Winner of the Thurber Prize
“How in the hell is this so funny one second and so heartbreaking the next? Harrison Scott Key examines the topic of fatherhood and sonhood with fresh, clear eyes. . . except wait, they’re not clear because they filled with tears, of laughter one second and sadness the next. I dare you to find a better way to spend the seconds and minutes and hours of your day than with this book.” — Tom Franklin, New York Times bestselling author of Crooked Letter, Crooked Letter
The riotous, tender story of a bookish Mississippi boy and his flawed, Bunyanesque father, told with the comic verve of David Sedaris and the deft satire of Mark Twain or Roy Blount, Jr.
Harrison Scott Key was born in Memphis, but he grew up in Mississippi, among pious, Bible-reading women and men who either shot things or got women pregnant. At the center of his world was his larger-than-life father—a hunter, a fighter, a football coach, “a man better suited to living in a remote frontier wilderness of the nineteenth century than contemporary America, with all its progressive ideas, and paved roads, and lack of armed duels. He was a great man, and he taught me many things: How to fight, how to work, how to cheat, how to pray to Jesus about it, how to kill things with guns and knives and, if necessary, with hammers.”
Harrison, with his love of books and excessive interest in hugging, couldn’t have been less like Pop, and when it became clear that he was not able to kill anything very well or otherwise make his father happy, he resolved to become everything his father was not: an actor, a Presbyterian, and a doctor of philosophy. But when it was time to settle down and start a family of his own, Harrison started to view his father in a new light, and realized—for better and for worse—how much of his old man he’d absorbed.
Sly, heartfelt, and tirelessly hilarious, The World’s Largest Man is an unforgettable memoir—the story of a boy’s struggle to reconcile himself with an impossibly outsized role model, a grown man’s reckoning with the father it took him a lifetime to understand.
About the Author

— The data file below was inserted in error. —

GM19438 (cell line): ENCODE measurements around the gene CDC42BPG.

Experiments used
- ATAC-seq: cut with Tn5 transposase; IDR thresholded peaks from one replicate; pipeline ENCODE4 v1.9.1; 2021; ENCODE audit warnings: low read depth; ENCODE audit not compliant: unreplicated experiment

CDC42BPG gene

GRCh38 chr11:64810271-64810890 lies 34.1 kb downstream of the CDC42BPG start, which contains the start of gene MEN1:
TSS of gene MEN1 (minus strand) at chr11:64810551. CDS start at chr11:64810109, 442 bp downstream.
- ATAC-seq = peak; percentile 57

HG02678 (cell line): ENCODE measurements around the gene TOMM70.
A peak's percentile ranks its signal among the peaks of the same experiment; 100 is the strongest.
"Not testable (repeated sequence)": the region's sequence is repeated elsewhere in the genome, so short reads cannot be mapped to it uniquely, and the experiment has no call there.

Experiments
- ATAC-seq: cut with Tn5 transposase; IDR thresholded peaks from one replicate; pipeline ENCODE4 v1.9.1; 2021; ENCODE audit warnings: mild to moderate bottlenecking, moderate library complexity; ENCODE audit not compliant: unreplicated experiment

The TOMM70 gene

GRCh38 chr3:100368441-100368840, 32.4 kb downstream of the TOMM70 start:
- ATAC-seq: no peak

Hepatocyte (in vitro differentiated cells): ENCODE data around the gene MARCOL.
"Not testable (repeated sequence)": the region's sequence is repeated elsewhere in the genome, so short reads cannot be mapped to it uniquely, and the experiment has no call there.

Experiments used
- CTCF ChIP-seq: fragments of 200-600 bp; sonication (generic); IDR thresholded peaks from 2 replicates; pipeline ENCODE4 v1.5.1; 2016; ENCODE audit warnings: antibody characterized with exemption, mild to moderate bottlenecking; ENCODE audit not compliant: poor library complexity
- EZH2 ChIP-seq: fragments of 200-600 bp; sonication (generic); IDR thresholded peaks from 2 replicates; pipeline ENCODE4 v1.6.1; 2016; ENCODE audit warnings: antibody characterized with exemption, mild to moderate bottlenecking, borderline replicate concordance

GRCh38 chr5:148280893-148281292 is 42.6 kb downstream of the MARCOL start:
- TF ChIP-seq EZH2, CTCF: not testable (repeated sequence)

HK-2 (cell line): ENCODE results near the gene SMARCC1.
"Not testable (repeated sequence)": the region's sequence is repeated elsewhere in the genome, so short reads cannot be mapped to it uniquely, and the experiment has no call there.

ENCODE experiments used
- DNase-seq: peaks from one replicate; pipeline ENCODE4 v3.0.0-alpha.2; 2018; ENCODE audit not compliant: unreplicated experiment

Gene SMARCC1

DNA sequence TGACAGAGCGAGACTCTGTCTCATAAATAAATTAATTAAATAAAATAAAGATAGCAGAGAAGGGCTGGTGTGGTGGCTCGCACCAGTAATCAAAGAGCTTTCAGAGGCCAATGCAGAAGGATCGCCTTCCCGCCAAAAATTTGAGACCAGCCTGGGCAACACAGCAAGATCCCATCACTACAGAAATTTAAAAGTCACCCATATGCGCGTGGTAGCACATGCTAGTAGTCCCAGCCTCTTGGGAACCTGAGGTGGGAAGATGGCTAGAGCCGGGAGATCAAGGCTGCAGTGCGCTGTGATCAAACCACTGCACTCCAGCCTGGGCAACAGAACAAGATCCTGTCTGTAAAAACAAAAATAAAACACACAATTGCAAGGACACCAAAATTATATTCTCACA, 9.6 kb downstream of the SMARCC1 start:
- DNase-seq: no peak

HARRISON SCOTT KEY’s writing has been featured in The Best American Travel Writing, the New York Times, Outside, Salon, The Chronicle of Higher Education, McSweeney’s Internet Tendency, Southern Living, Reader’s Digest, Image, Creative Nonfiction, The Mockingbird, The Green County Independent, The American Conservative, Brevity, Gulf Coast, and Oxford American, where he is also a contributing editor. He teaches at SCAD in Savannah, Georgia, where he lives with his wife and three children. Harper published his first memoir, The World’s Largest Man, which won the Thurber Prize for American Humor.
“A loose and rollicking compendium of stories that’s billed as a memoir but comports itself more like a killer concept album.” — Garden & Gun
“You don’t need to be a hunter or even a man to enjoy this exceptional memoir.” — New York Journal of Books
“Consistently seasoned with laughs, this memoir is adroitly warm and deep when it is called for. An uncommonly entertaining story replete with consistent wit and lethal weaponry.” — Kirkus Reviews (starred review)
“The World’s Largest Man [is] a collection of essays, a memoir that reads like fiction. It truly is a gem.” — The Bitter Southerner
“[Key has] a comic voice that puts him in the choir with other humorists you may have heard of—such as P.J. O’Rourke, Roy Blount Jr., Garrison Keillor, Lewis Grizzard, Dave Barry and others. Maybe even Mark Twain. ‘The World’s Largest Man’ is a triumph of a comic memoir.” — Mississippi Business Journal
“Funny as well as tender.” — New York Times
“Ever the raconteur, Key fills this rollicking memoir with tales of growing up with a larger-than-life father and being raised in the country, where boys would learn to fish and hunt and farm.” — Publishers Weekly
“It reads like fiction that is too crazy to be anything but truth. Fans of memoir, personal essays, and humor writing will devour this in one sitting.” — Library Journal
“Indeed, like many of the great Southern humorists, Key relies on wit to bridge the deep emotional fissures that many people, at least of the thinking persuasion, have to cross when trying to reconcile the historic evils of the South with their own enduring love for it.” — Memphis Commercial Appeal
“Blessedly, Key writes with a parched sense of humor, because his stories might otherwise qualify as tragedy. The line here between gasping and guffawing is piano-wire thin, but mostly you enjoy, swept up how Key ekes some brow-furrowing wisdom from most experiences. He’s a masterful writer and observer.” — Minneapolis Star Tribune
“Both laugh-out-loud funny and observant about the ways we become our parents while asserting ourselves, The World’s Largest Man is a wise delight.” — BookPage
“The sardonic tone and spicy language may prompt comparisons to David Sedaris, another humorist who has perfected the narrative stance of put-upon outsider vs. risible eccentrics.” — Atlanta Journal-Constitution
“What I have read of Harrison Key’s memoir makes me want to read more.” — Roy Blount Jr., Author of Long Time Leaving: Dispatches from Up South
“Harrison Key will make you laugh and cry in his compelling essays. And whatever emotion he evokes, you will admire the style, grace and clarity of his prose.” — Lee Gutkind, Founder and Editor of Creative Nonfiction
“I haven’t laughed like this in years. I felt like I stumbled upon an undiscovered treasure when I read Harrison Scott Key’s The World’s Largest Man. I couldn’t wait to tell my friends. Rare hilarity, indeed, in these asinine times.” — Neil White Author of In the Sanctuary of Outcasts